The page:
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Is it ever okay for journalists to lie to get a story?

In a time of falling trust in the news media, it is vital journalists do not engage in news-gathering methods that further harm their credibility. Thanks to the rise of social media, misinformation and disinformation are rampant. Trust in news matters, so we can tell fact from fiction. Without it, democracy suffers.

In our new book, Undercover Reporting, Deception and Betrayal in Journalism, we ask whether deception is ever an acceptable method for journalists to use. In other words, is it ever okay to lie to a target to get a story?

We find it can be ethically justifiable under very specific conditions. We offer a six-point checklist for journalists (and the audience) to test if deception and betrayal are warranted.

Deception is one of the most common ethical problems in journalism. It ranges in seriousness from misrepresentation to the use of undercover reporting.

In fact, it is so common that some argue it is inherent in what journalists do. The late American writer and journalist Janet Malcolm, for instance, in her renowned book The Journalist and the Murderer, said in her opening paragraph:

Every journalist who is not too stupid or too full of himself [sic] to notice what is going on knows that what he does is morally indefensible. He is a kind of confidence man, preying on people’s vanity, ignorance, or loneliness, gaining their trust, and betraying them without remorse.

While we argue Malcolm pushes her argument too far, we present a range of case studies that show not only the range of deceptive practices in contemporary journalism, but also their seriousness.

Three of the case studies are drawn from high-profile undercover operations or acts of deception.

One concerns the use by Cambridge Analytica of data gathered by Facebook on 87 million of its users worldwide. These data were used to influence elections in several countries, including the United States in 2016.

Another involved the infiltration by Al Jazeera of the National Rifle Association in the US. It then repeated this with the One Nation party in Australia in 2019.

The third case is the deception and betrayal inflicted on thousands of innocent people in Britain by Rupert Murdoch’s News of the World newspaper in hacking their mobile phones. This is perhaps the most egregious example of journalists failing their ethical duty in Britain in the past century.

From our examination of these cases, including interviews with key journalists, and building on the work of two distinguished American journalists and scholars, Bill Kovach and Tom Rosenstiel, we developed our six-point framework for assessing the ethical justification for the use of undercover techniques, including those of masquerade and entrapment.

Read more: Hacking trial verdict: Coulson guilty and Brooks cleared, but end of an era for the red tops

Using this test, we concluded that the operation against Cambridge Analytica was ethically justified. It told the public important truths that we would not otherwise have known. The most notable of these was that Cambridge Analytica was in the business of interfering in sovereign elections – a direct threat to democratic wellbeing.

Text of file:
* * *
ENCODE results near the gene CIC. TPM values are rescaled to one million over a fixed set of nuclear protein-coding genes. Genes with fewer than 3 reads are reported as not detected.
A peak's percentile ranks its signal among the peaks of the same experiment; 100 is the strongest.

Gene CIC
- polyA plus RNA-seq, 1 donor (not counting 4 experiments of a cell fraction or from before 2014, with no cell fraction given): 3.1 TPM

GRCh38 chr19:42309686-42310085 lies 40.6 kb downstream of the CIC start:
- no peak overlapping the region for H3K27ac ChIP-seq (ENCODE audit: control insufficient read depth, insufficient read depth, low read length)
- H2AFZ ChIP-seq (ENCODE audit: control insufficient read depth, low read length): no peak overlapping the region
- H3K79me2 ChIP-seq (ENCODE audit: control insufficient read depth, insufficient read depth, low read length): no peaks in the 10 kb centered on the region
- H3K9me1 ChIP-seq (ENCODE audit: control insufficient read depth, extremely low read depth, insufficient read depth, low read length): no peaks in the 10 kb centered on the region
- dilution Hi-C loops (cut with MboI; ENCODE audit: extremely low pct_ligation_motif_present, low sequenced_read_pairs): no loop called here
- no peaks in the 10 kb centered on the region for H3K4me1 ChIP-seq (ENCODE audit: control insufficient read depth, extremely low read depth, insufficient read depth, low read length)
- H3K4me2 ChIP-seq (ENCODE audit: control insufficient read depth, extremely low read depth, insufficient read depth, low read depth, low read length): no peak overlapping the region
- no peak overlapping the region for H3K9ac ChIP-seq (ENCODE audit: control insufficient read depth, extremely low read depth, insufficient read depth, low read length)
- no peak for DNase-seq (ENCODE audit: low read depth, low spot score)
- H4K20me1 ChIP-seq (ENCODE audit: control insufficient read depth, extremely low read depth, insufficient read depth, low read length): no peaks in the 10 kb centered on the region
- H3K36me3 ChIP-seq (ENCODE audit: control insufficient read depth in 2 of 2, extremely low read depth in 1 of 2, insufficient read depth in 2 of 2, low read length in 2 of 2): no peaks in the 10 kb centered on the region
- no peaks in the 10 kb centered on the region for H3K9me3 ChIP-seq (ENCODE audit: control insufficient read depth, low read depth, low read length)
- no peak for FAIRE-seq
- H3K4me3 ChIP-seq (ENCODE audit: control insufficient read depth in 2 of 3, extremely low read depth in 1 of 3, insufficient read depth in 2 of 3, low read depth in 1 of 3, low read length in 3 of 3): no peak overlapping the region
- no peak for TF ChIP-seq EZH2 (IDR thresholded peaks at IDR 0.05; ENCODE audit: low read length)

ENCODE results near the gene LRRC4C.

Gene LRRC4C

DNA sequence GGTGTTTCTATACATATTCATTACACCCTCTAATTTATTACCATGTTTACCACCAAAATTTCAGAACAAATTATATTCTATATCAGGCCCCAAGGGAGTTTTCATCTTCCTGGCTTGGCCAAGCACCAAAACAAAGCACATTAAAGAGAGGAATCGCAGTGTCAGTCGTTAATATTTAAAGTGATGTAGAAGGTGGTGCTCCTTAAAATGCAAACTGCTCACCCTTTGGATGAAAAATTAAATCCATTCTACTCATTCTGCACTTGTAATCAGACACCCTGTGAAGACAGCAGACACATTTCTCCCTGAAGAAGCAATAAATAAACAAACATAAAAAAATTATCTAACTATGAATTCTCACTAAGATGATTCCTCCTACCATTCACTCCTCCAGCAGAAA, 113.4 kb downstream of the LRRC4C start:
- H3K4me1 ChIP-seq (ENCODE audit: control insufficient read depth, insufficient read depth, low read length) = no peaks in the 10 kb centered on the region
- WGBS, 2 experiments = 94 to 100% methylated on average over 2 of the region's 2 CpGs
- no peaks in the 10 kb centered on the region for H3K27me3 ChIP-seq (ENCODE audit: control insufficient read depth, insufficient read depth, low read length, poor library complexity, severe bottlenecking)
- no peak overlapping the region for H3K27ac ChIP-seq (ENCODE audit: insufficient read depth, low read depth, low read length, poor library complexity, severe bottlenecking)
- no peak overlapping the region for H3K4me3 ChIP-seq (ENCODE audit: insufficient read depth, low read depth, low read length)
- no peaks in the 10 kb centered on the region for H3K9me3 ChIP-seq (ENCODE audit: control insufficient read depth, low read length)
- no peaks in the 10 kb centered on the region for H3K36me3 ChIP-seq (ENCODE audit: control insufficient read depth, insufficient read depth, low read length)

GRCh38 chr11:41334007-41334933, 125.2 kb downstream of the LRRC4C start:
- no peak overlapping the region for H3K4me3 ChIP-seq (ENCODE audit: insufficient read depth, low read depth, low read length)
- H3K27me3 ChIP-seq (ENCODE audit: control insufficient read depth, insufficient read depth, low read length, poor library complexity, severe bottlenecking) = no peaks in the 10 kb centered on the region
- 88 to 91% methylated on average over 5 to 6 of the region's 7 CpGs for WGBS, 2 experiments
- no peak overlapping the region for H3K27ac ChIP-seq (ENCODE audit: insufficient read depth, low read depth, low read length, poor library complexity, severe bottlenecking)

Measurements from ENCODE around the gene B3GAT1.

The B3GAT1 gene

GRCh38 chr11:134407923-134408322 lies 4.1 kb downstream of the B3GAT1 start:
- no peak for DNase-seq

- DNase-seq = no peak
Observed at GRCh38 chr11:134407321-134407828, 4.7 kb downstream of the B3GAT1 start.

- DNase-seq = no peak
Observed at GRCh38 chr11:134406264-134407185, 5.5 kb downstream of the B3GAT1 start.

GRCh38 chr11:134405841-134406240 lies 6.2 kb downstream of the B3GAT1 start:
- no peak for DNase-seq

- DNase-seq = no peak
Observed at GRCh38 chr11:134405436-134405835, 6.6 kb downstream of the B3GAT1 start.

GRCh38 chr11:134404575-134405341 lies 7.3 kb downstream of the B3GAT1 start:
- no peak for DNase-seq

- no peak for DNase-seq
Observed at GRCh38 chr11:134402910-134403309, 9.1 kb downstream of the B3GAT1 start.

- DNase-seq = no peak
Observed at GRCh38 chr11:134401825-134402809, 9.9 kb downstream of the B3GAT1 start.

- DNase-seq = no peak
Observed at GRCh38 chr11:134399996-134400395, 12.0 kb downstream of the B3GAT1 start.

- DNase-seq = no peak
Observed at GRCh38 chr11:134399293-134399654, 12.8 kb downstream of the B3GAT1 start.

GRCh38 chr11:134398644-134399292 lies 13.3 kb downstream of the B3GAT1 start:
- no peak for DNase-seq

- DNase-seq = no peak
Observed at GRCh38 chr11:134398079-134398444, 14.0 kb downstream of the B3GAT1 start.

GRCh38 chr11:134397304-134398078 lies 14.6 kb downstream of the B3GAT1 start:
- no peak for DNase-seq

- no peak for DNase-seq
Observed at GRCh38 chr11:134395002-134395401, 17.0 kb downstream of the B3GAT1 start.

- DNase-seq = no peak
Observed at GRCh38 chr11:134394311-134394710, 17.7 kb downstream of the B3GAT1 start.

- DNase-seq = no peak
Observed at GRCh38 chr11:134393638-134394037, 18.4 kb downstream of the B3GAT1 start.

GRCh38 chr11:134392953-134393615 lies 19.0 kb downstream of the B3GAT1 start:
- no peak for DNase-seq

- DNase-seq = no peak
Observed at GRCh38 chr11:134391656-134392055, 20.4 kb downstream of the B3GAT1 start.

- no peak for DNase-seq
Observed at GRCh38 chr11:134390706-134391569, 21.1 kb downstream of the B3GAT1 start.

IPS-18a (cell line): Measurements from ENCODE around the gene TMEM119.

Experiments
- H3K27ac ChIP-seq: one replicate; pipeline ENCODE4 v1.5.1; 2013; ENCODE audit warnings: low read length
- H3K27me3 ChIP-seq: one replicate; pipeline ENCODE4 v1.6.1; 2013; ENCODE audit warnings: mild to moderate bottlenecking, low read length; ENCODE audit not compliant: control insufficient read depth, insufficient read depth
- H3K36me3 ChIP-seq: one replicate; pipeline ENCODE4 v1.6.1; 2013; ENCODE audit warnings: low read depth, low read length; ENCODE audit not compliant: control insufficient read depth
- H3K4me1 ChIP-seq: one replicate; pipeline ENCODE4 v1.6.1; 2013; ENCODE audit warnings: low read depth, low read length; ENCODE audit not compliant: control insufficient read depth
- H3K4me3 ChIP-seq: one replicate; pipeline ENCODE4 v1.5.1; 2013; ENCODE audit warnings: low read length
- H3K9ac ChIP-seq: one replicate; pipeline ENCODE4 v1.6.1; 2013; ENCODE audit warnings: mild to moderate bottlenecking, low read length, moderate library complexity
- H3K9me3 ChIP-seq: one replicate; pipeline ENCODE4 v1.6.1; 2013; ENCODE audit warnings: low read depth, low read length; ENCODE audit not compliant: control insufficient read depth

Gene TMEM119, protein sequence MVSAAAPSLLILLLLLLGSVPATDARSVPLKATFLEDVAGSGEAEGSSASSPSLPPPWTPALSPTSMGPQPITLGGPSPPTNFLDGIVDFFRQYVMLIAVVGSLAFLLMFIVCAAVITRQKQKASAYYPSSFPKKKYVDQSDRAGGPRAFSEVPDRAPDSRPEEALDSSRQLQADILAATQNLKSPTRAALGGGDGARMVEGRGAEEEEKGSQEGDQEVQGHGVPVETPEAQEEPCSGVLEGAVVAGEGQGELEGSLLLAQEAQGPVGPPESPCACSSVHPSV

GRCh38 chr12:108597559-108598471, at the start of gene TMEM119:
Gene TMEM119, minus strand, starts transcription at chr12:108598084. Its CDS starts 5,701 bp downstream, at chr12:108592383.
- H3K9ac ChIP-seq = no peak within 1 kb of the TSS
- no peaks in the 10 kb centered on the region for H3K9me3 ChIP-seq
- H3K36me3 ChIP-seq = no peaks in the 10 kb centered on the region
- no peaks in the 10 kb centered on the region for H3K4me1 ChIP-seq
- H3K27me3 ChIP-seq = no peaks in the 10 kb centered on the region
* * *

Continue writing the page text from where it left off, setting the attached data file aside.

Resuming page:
News of the World hacking the phone of murdered schoolgirl Milly Dowler is an example of when deception in journalism is completely unjustifiable. Facundo Arrizabalaga/EPA/AAP

But we also find that the operations against the NRA and One Nation were not justifiable; nor in any way could the phone hacking of celebrities and ordinary citizens such as the murdered schoolgirl Milly Dowler ever be justified to produce stories for News of the World.

Our framework consists of these six questions:

  1. Is the information sufficiently vital to the public interest to justify deception?

  2. Were other methods considered and was deception the only way to get the story?

  3. Was the use of deception revealed to the audience and the reasons explained?

  4. Were there reasonable grounds for suspecting the target of the deception was engaged in activity contrary to the public interest?

  5. Was the operation carried out with a risk strategy so it would not imperil a formal investigation by competent authorities?

  6. Did the test of what is “sufficiently vital” to the public interest include an objective assessment of harm or wrongdoing?

We consider a further case study to look at other aspects of deception and betrayal.

It concerns the deceptive conduct that goes under the general name of “hybrid journalism”. This is where advertising is presented in a way that is difficult to distinguish from news.

It goes under a variety of names such as “branded content”, “sponsored content” or “native advertising”. More recently, another label has come into fashion: “From our partners”. Reputable platforms use typography that distinguishes this from news content, but less reputable ones make it difficult to discern one from the other.

Journalists also engage in a range of more everyday deceptive practices. These include failing to declare oneself as a journalist; attempting to ingratiate oneself with a person by feigning a romantic interest in them; agreeing to publish information known to be untrue in order to serve the interests of a valued source; and ambushing a subject by having a microphone open or a camera rolling when the subject has no reason to think they are being recorded.

As these case studies show, deception and betrayal in journalism take many forms, and the ethical decisions surrounding them are far from straightforward. However, they are not inherent to the practice of journalism. Whether they are justifiable must be closely scrutinised, because the public’s trust in the media is at stake.

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